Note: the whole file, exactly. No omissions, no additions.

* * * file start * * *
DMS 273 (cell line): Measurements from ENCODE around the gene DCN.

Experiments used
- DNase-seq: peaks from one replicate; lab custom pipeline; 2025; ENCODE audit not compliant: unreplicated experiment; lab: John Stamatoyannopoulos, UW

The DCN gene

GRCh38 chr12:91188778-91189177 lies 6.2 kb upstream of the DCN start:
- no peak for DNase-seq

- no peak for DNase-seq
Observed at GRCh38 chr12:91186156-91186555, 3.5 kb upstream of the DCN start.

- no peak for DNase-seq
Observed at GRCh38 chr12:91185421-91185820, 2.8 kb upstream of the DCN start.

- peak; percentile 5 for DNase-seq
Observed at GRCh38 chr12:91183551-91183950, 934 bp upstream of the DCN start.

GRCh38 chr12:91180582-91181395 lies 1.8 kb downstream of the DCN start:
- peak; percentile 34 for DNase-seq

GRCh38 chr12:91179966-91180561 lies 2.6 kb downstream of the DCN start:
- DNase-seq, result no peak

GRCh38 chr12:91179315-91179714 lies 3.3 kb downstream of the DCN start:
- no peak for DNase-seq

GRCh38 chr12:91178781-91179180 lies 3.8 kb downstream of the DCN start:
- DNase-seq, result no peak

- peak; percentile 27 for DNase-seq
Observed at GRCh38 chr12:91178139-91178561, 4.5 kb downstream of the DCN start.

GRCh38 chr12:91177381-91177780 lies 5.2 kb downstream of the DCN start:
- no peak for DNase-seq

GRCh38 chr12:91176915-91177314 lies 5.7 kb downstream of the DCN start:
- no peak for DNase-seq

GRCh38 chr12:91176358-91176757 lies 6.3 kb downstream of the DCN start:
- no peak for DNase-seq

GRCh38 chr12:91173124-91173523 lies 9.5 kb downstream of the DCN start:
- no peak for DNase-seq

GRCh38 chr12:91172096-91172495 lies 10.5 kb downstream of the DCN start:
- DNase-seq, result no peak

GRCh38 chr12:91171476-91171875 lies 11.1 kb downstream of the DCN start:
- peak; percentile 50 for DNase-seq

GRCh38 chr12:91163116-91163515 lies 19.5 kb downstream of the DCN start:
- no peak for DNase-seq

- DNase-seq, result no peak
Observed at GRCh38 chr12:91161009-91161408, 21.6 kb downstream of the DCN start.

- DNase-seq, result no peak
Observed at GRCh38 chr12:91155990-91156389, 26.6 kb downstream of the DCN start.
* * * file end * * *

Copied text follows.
DMS 273 (cell line): Measurements from ENCODE around the gene DCN.

Experiments used
- DNase-seq: peaks from one replicate; lab custom pipeline; 2025; ENCODE audit not compliant: unreplicated experiment; lab: John Stamatoyannopoulos, UW

The DCN gene

GRCh38 chr12:91188778-91189177 lies 6.2 kb upstream of the DCN start:
- no peak for DNase-seq

- no peak for DNase-seq
Observed at GRCh38 chr12:91186156-91186555, 3.5 kb upstream of the DCN start.

- no peak for DNase-seq
Observed at GRCh38 chr12:91185421-91185820, 2.8 kb upstream of the DCN start.

- peak; percentile 5 for DNase-seq
Observed at GRCh38 chr12:91183551-91183950, 934 bp upstream of the DCN start.

GRCh38 chr12:91180582-91181395 lies 1.8 kb downstream of the DCN start:
- peak; percentile 34 for DNase-seq

GRCh38 chr12:91179966-91180561 lies 2.6 kb downstream of the DCN start:
- DNase-seq, result no peak

GRCh38 chr12:91179315-91179714 lies 3.3 kb downstream of the DCN start:
- no peak for DNase-seq

GRCh38 chr12:91178781-91179180 lies 3.8 kb downstream of the DCN start:
- DNase-seq, result no peak

- peak; percentile 27 for DNase-seq
Observed at GRCh38 chr12:91178139-91178561, 4.5 kb downstream of the DCN start.

GRCh38 chr12:91177381-91177780 lies 5.2 kb downstream of the DCN start:
- no peak for DNase-seq

GRCh38 chr12:91176915-91177314 lies 5.7 kb downstream of the DCN start:
- no peak for DNase-seq

GRCh38 chr12:91176358-91176757 lies 6.3 kb downstream of the DCN start:
- no peak for DNase-seq

GRCh38 chr12:91173124-91173523 lies 9.5 kb downstream of the DCN start:
- no peak for DNase-seq

GRCh38 chr12:91172096-91172495 lies 10.5 kb downstream of the DCN start:
- DNase-seq, result no peak

GRCh38 chr12:91171476-91171875 lies 11.1 kb downstream of the DCN start:
- peak; percentile 50 for DNase-seq

GRCh38 chr12:91163116-91163515 lies 19.5 kb downstream of the DCN start:
- no peak for DNase-seq

- DNase-seq, result no peak
Observed at GRCh38 chr12:91161009-91161408, 21.6 kb downstream of the DCN start.

- DNase-seq, result no peak
Observed at GRCh38 chr12:91155990-91156389, 26.6 kb downstream of the DCN start.